World’s Best Private Bank Awards 2018 | Digital Tools, Human Advice

Sung-Yeop Kim, executive vice president and head of the Wealth Management Group and Private Banking for KEB Hana, talks with Global Finance about how his bank serves Asia’s growing ranks of wealthy.

Global Finance: Your private bank continues to expand rapidly despite slowing growth in the South Korean economy. How do you do it?

Sung-Yeop Kim: The number of high-net-worth individuals (HNWI) in Korea has been increasing continuously, reaching almost 193,000 with assets of $530 billion in 2016, according to Capgemini’s research. The private banking and wealth management market is dominated by domestic firms that offer strong Korean language skills and a deep understanding of the local market.

GF: Private banking is a new concept for many of the emerging rich in Asia. How do you convince clients they need a private bank?

SYK: As the society continues to age rapidly, early retirement and low interest rates are major concerns for rich individuals. High-net-worth clients also have ever-increasing tax concerns, and a need for investment products with tax-shield effects—for example, REITs and real estate funds that we can offer. Another important need is estate and wealth transfers.

GF: How do you manage digital innovation in wealth management?

SYK: We first moved into robo-advisor service in 2013 with our HEAD (Hana Early Analysis and Diagnostic) system. In 2015, we rolled out Cyber PB, a robo-advisor prototype. In July 2017 we launched its advanced version, HAI Robo. This system combines 10 years of market and fund data with a deep-learning algorithm. After evaluating a client’s risk-return profile, HAI Robo recommends model portfolios, and can enroll the client in funds in real time. When we deal with technology, we emphasize a hybrid model that allows the client both digital tools and as much human advice as necessary.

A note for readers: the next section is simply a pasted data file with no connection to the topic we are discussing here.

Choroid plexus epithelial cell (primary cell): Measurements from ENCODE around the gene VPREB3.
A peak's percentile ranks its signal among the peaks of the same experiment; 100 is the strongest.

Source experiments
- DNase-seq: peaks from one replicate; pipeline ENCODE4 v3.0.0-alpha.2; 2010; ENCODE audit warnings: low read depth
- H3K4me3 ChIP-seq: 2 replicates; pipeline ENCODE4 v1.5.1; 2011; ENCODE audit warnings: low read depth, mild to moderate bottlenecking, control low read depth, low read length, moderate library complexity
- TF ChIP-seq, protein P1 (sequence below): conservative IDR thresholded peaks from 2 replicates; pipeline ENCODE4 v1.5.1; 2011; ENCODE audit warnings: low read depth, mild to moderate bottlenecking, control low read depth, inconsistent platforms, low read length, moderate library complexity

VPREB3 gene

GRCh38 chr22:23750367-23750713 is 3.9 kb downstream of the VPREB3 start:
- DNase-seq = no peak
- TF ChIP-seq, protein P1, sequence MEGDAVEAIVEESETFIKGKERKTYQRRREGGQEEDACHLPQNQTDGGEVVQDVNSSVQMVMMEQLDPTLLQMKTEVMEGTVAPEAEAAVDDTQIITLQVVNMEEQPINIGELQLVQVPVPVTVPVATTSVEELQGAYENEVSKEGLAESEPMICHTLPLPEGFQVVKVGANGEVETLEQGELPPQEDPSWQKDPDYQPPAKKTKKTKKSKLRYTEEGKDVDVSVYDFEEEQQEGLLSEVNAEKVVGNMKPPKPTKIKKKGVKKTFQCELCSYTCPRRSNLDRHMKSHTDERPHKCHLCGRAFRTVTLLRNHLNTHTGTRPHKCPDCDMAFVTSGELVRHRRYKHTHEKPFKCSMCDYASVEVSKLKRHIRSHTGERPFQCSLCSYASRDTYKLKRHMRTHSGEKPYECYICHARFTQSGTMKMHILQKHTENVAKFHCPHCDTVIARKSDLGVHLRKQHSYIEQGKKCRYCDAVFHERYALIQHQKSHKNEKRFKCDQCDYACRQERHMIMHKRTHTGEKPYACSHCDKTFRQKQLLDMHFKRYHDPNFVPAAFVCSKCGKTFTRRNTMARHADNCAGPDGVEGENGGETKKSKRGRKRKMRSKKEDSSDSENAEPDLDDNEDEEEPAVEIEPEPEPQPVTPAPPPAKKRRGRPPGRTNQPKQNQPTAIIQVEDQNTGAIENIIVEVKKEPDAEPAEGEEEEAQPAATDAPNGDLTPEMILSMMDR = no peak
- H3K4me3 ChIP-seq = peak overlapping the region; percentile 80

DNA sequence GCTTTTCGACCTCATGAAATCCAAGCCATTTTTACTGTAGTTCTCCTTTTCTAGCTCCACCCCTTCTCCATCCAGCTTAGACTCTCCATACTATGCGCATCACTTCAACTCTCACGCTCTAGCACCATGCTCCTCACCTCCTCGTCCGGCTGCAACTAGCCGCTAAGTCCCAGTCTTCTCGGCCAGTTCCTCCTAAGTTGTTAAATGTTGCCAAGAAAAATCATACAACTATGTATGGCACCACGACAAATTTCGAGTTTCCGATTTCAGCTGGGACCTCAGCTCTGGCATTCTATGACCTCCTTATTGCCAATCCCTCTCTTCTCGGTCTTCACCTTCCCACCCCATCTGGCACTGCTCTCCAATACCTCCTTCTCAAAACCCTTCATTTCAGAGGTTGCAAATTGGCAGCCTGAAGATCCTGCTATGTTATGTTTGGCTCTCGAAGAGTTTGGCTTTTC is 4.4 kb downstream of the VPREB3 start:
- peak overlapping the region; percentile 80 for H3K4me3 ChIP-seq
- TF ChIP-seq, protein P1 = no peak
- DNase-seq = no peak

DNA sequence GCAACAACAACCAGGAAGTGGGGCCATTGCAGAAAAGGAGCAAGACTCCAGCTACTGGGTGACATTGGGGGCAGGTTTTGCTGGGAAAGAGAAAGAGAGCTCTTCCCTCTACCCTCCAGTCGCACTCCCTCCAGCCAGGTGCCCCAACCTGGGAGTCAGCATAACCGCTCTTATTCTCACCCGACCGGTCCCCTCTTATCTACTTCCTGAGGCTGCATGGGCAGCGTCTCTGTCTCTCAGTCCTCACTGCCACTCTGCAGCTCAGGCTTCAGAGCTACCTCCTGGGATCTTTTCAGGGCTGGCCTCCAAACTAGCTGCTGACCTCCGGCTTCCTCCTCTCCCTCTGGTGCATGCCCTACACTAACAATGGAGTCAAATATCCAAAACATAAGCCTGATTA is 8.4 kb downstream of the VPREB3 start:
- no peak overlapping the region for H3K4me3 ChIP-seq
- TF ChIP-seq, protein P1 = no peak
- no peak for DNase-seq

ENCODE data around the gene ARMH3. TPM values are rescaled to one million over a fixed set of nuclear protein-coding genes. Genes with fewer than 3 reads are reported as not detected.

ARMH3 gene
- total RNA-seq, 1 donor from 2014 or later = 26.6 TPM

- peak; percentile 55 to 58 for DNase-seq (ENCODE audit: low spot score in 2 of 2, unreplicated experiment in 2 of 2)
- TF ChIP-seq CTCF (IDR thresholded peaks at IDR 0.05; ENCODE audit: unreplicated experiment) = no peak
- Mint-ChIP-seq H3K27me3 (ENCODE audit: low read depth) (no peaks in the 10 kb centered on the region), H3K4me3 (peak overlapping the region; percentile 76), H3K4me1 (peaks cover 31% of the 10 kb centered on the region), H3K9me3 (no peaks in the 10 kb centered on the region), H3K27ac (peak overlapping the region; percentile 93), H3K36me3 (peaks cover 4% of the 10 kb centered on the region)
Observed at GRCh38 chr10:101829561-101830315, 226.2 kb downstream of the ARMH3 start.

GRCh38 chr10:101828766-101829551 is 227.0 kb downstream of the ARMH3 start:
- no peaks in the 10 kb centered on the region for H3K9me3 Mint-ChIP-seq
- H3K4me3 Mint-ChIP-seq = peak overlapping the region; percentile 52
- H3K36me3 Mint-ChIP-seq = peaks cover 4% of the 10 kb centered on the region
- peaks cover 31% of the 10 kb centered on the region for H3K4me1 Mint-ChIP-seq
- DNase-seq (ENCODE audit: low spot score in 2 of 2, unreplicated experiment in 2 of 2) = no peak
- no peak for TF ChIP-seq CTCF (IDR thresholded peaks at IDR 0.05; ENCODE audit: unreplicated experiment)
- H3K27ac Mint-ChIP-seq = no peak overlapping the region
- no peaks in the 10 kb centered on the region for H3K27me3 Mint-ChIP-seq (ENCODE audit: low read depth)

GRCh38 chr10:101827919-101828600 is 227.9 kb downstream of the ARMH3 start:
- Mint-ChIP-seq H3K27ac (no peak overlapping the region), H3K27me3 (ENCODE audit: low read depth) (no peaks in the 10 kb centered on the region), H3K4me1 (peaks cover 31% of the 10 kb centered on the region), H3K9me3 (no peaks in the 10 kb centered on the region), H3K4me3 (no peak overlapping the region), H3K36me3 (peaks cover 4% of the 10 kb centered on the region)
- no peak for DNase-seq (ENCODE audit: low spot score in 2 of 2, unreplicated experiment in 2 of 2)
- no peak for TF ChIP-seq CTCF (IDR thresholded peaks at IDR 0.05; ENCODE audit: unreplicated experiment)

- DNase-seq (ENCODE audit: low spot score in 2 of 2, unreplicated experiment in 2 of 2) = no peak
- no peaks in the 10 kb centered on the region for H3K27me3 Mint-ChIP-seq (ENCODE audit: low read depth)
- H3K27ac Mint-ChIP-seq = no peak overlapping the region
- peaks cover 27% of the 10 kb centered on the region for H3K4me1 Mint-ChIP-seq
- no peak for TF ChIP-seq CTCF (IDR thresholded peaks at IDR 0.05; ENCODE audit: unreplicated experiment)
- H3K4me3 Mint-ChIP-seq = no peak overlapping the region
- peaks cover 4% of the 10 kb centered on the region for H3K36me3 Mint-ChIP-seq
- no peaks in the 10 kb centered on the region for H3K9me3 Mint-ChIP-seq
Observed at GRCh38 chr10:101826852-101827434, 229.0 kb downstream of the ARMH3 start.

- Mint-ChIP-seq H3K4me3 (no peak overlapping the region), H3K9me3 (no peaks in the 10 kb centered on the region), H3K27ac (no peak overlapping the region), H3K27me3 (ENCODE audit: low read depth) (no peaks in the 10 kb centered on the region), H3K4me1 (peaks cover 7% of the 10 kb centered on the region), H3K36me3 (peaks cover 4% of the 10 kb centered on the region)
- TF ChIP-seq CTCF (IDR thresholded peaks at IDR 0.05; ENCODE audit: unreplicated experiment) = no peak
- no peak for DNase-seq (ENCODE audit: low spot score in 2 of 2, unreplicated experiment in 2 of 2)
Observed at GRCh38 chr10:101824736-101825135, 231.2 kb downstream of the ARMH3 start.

GF: How do you reach out to the millennial generation in South Korea?

SYK: In order to reinforce client relationships, targeting the next generation is essential. We offer various life-care services aimed at family members of our HNW clients. In 2016, we offered an English Summer Party for HNWIs’ third generation, grandsons and granddaughters, as well as a matchmaking event for the second generation. Through efforts like this, we gained 3,214 private clients in 2016, accounting for 73.9% of our AUM increase.

GF: What are the top priorities for management of your private bank over the next year or two?

SYK: We are extending our private banking capabilities simultaneously for ultrahigh-net-worth individuals and the “mass affluent.” Early in 2017, we launched a premium Club1 brand to support clients holding more than $3 million. The Club1 private-banking center, located in Seoul’s Gangnam district, is inspired by the “slow banking” concept. That means the more hours UHNWIs are spending on non-financial activities there, the more financial transactions are likely to be generated. So the center includes a “super car” parking lot, private library, luxury audio room, art gallery, rooftop bar, and so on.

On the other hand, we are supporting affluent clients starting at $300,000 with 1,608 VIP Advisors across our retail branches. These advisors meet the growing demand for wealth management in neighborhood branches and small to medium-size Korean cities.